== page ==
# Line

15 de Apr de 2016
1 de 15

### Line

• 1. Understanding Large social network LINE: Large-scale Information Network Embedding
• 2. Why learn representation of nodes? Tasks like node classification , link prediction, node visualization can be solved easily using simple machine learning techniques once we analyze the large scale graphs using the deep learning techniques.
• 3. Why LINE? Most existing graph embedding algorithms are designed to preserve this first- order proximity, e.g., IsoMap and Laplacian eigenmap , even if they do not scale. As a complement, we explore the second-order proximity between the vertices, which is not determined through the observed tie strength but through the shared neighborhood structures of the vertices.
• 4. The Line optimizes ● a carefully designed objective function that preserves both the local and global network structures. ● An edge-sampling algorithm is proposed that addresses the limitation of the classical stochastic gradient descent and improves both the effectiveness and the efficiency of the inference. Empirical experiments prove the effectiveness of the LINE on a variety of real- world information networks,
• 5. Some Definitions. (Information Network) An information network is defined as G = (V, E), where V is the set of vertices, each representing a data object and E is the set of edges between the vertices, each representing a relationship between two data objects. Each edge e ∈ E is an ordered pair e = (u, v) and is associated with a weight w uv > 0, which indicates the strength of the relation. If G is undirected, we have (u, v) ≡ (v, u) and w uv ≡ w vu ; if G is directed, we have (u, v) ≡ (v, u) and w uv ≡ w vu .
• 6. Some Definitions (First-order Proximity) The first-order proximity in a network is the local pairwise proximity between two vertices. For each pair of vertices linked by an edge (u, v), the weight on that edge, wuv, indicates the first-order proximity between u and v. If no edge is observed between u and v, their first-order proximity is 0. (Second-order Proximity) The second-order proximity between a pair of vertices (u, v) in a network is the similarity between their neighborhood network structures. Mathematically, let pu = (wu,1, . . . , wu,|V |) denote the first-order proximity of u with all the other vertices, then the second-order proximity between u and v is determined by the similarity between pu and pv. If no vertex is linked from/to both u and v, the second-order proximity between u and v is 0.
• 7. LINE (Large-scale Information Network Embedding) Given a large network G = (V, E), the problem of Large-scale Information Network Embedding aims to represent each vertex v ∈ V into a low-dimensional space R d , i.e., learning a function fG : V → R d , where d ≪ |V |. In the space R d , both the first-order proximity and the second-order proximity between the vertices are preserved.
• 8. Related Work Various methods of graph embedding have been proposed in the machine learning literature. They generally perform well on smaller networks. The problem becomes much more challenging when a real world information network is concerned, which typically contains millions of nodes and billions of edges. For example, the Twitter followee-follower network contains 175 million active users and around twenty billion edges in 2012 . Most existing graph embedding algorithms do not scale for networks of this size. The time complexity of classical graph embedding algorithms such as MDS, IsoMap, Laplacian eigenmap are at least quadratic to the number of vertices, which is too expensive for networks with millions of nodes. Another parallel work is deep walk, DeepWalk uses random walks to expand the neighborhood of a vertex, which is analogical to a depth-first search. We use a breadth- first search strategy, which is a more reasonable approach to the second-order proximity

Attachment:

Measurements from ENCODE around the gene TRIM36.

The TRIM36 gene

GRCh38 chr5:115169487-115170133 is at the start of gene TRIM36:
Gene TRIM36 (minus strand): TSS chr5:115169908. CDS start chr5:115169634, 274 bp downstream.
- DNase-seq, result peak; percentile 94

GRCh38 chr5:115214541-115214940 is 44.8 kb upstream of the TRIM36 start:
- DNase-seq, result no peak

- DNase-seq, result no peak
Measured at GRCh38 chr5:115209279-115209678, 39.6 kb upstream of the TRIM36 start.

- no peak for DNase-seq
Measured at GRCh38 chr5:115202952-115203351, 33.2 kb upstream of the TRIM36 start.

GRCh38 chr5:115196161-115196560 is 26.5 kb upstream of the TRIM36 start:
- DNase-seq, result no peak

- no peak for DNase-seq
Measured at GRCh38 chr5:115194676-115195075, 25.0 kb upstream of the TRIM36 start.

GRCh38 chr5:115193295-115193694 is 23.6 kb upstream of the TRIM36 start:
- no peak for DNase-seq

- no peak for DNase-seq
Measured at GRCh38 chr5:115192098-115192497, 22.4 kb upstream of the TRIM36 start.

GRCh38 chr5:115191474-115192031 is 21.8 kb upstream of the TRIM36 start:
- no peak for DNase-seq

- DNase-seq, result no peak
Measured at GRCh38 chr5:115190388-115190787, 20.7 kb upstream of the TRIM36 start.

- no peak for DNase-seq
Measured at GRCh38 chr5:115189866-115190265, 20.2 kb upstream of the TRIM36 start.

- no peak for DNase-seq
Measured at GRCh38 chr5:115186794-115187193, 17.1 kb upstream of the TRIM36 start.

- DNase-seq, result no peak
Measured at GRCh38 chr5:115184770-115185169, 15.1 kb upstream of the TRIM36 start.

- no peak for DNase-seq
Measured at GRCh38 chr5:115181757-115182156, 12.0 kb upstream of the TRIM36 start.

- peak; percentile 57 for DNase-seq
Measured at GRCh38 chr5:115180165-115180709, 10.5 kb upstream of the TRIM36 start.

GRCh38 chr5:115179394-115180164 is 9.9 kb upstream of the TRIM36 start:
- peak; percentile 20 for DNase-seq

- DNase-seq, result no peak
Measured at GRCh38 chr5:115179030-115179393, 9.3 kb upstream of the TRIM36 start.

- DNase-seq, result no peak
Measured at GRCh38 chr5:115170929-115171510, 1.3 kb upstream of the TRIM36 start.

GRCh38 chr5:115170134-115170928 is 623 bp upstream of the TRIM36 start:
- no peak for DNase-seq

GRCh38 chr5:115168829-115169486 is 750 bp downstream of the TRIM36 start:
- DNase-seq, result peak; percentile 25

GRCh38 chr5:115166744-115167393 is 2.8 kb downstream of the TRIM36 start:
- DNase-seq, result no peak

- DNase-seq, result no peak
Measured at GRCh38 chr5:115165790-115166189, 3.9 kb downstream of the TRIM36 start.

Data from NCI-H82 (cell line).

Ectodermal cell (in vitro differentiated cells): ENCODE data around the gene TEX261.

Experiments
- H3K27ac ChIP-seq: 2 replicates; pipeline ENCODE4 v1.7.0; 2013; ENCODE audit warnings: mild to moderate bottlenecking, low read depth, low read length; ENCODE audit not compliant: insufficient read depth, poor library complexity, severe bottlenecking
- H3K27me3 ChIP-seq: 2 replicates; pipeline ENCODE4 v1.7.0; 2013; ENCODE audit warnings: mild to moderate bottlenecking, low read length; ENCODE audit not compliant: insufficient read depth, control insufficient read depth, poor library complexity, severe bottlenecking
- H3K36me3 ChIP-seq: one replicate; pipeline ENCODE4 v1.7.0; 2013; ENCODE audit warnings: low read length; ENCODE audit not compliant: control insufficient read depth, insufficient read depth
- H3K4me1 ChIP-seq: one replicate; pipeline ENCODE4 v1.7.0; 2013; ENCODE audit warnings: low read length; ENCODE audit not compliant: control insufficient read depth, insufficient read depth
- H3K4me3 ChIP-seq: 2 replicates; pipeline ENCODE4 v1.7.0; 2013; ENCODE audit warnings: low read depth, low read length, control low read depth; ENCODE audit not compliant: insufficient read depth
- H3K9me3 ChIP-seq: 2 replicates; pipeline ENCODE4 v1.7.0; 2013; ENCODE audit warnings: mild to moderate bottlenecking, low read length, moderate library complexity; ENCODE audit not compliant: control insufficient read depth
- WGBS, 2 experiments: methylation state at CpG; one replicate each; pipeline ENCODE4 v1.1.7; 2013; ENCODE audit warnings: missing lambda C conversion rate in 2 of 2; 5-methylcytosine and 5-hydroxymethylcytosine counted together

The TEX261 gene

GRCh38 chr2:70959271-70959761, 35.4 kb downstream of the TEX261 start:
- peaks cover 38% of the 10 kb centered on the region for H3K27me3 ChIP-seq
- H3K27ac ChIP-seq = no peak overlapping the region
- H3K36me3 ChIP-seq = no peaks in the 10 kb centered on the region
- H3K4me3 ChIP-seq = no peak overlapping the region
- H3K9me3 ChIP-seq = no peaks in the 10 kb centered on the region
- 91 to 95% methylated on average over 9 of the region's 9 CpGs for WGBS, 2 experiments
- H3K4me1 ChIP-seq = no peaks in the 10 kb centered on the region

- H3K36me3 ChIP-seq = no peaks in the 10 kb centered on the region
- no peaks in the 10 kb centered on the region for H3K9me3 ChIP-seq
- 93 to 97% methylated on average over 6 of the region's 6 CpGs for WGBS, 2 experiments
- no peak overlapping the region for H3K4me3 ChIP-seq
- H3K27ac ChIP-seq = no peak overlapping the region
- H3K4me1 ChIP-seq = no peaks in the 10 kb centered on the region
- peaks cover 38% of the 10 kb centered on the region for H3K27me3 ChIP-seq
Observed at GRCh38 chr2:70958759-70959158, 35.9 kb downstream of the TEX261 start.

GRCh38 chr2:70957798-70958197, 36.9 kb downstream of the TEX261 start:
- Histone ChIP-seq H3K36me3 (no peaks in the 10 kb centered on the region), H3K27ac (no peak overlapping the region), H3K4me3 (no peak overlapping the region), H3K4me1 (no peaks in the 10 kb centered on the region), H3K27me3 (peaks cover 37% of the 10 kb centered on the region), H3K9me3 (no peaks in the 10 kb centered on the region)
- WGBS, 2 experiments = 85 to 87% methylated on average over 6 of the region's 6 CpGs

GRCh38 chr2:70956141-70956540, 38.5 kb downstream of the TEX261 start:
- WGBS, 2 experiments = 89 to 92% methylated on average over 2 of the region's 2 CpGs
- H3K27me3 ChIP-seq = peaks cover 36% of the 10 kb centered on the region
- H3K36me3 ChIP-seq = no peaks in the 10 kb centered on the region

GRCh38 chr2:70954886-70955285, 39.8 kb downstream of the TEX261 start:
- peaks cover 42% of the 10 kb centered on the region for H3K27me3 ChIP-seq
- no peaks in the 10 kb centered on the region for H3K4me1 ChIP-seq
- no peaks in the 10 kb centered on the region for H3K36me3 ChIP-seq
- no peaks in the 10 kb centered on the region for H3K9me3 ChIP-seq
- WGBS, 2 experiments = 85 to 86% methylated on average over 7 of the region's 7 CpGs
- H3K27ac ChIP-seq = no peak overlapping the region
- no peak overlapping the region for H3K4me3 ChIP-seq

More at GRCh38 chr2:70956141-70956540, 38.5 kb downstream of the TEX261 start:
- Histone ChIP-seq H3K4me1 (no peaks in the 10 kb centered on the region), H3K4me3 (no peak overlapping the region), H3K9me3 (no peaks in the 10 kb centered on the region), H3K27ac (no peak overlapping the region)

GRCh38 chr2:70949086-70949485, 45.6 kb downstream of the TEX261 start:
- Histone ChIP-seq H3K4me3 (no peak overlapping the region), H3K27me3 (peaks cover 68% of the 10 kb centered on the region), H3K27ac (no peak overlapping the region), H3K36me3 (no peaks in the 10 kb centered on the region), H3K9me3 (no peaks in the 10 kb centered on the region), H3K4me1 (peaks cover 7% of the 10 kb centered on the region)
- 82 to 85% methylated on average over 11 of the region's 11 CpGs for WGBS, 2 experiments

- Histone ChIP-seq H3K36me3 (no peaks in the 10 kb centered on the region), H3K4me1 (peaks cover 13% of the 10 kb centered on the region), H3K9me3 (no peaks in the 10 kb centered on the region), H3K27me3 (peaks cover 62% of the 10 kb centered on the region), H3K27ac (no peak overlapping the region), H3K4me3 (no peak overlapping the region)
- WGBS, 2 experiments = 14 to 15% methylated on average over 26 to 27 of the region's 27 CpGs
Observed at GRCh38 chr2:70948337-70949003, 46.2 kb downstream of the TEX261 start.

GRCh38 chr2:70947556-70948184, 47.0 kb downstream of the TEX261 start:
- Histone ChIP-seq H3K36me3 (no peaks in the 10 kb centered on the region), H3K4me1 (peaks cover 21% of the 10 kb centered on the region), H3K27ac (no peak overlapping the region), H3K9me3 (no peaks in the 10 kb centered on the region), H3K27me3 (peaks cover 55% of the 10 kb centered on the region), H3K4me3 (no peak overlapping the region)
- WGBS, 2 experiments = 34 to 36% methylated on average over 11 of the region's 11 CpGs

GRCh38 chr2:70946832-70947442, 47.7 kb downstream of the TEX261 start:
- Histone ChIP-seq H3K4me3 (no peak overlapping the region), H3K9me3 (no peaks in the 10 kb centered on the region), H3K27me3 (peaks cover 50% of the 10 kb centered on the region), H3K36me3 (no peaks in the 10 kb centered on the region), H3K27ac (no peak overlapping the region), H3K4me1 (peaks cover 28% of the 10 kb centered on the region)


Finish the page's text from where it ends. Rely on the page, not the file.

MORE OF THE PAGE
• 9. Model Description. LINE with First-order Proximity Where p1(·, ·) -> a distribution over the space V × V ui ∈ Rd is the low-dimensional vector representation of vertex v i . The empirical probability of p1 would be :
• 10. To preserve the first-order proximity, a straightforward way is to minimize the distance between two distributions. We choose to minimize the KL-divergence of two probability distributions
• 11. LINE with Second-order Proximity: Where u i is the representation of v i when it is treated as a vertex while u ′ i is the representation of v i when it is treated as a specific “context”. |V | is the number of vertices or “contexts.” w ij is the weight of the edge (i, j) d i is the outdegree of vertex i, The empirical probability of p2 would be :
• 12. To preserve the second-order proximity, a straightforward way is to minimize the distance between two distributions. We choose to minimize the KL-divergence of two probability distributions
• 13. Optimizing the second order Proximity The approach of negative sampling σ(x) = 1/(1 + exp(−x)) is the sigmoid function We adopt the asynchronous stochastic gradient algorithm (ASGD) for optimizing the above Eqn. . In each step, the ASGD algorithm samples a mini-batch of edges and then updates the model parameters. If an edge (i, j) is sampled, the gradient w.r.t. the embedding vector u i of vertex i will be calculated as:
• 14. Combining the first order and second order Proximities To embed the networks by preserving both the first-order and second-order proximity, a simple and effective way we find in practice is to train the LINE model which preserves the first-order proximity and second-order proximity separately and then concatenate the embeddings trained by the two methods for each vertex.